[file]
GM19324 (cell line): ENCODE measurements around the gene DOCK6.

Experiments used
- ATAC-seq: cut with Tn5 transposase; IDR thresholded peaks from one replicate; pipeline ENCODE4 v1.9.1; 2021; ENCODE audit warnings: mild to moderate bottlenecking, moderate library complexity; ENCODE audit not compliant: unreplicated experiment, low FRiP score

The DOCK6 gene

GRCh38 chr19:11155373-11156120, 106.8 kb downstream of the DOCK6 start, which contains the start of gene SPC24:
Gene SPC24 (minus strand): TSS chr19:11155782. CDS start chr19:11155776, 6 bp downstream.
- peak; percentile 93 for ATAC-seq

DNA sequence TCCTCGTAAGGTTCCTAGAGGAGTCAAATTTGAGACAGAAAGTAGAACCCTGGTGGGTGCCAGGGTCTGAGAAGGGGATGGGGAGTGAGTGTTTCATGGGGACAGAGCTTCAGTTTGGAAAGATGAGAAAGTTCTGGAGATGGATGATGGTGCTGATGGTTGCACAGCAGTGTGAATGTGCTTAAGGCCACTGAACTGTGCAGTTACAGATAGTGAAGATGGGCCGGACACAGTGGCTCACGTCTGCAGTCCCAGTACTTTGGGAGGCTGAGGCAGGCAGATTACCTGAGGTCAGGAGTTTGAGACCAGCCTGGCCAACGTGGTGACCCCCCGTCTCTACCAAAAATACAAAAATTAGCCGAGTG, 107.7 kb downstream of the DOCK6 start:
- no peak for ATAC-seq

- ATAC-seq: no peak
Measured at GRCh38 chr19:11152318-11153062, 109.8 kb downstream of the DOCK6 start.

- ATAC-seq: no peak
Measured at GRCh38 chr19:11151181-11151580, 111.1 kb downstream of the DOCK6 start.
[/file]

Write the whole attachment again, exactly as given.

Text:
GM19324 (cell line): ENCODE measurements around the gene DOCK6.

Experiments used
- ATAC-seq: cut with Tn5 transposase; IDR thresholded peaks from one replicate; pipeline ENCODE4 v1.9.1; 2021; ENCODE audit warnings: mild to moderate bottlenecking, moderate library complexity; ENCODE audit not compliant: unreplicated experiment, low FRiP score

The DOCK6 gene

GRCh38 chr19:11155373-11156120, 106.8 kb downstream of the DOCK6 start, which contains the start of gene SPC24:
Gene SPC24 (minus strand): TSS chr19:11155782. CDS start chr19:11155776, 6 bp downstream.
- peak; percentile 93 for ATAC-seq

DNA sequence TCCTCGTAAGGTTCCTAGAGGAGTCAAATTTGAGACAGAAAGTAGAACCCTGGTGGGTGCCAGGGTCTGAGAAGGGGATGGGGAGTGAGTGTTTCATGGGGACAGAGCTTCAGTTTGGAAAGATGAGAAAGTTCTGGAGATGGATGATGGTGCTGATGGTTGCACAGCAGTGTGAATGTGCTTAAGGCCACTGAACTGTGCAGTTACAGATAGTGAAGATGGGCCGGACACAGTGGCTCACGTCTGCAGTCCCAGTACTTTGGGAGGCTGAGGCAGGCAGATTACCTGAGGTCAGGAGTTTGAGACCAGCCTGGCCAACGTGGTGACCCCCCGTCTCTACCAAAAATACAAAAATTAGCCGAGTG, 107.7 kb downstream of the DOCK6 start:
- no peak for ATAC-seq

- ATAC-seq: no peak
Measured at GRCh38 chr19:11152318-11153062, 109.8 kb downstream of the DOCK6 start.

- ATAC-seq: no peak
Measured at GRCh38 chr19:11151181-11151580, 111.1 kb downstream of the DOCK6 start.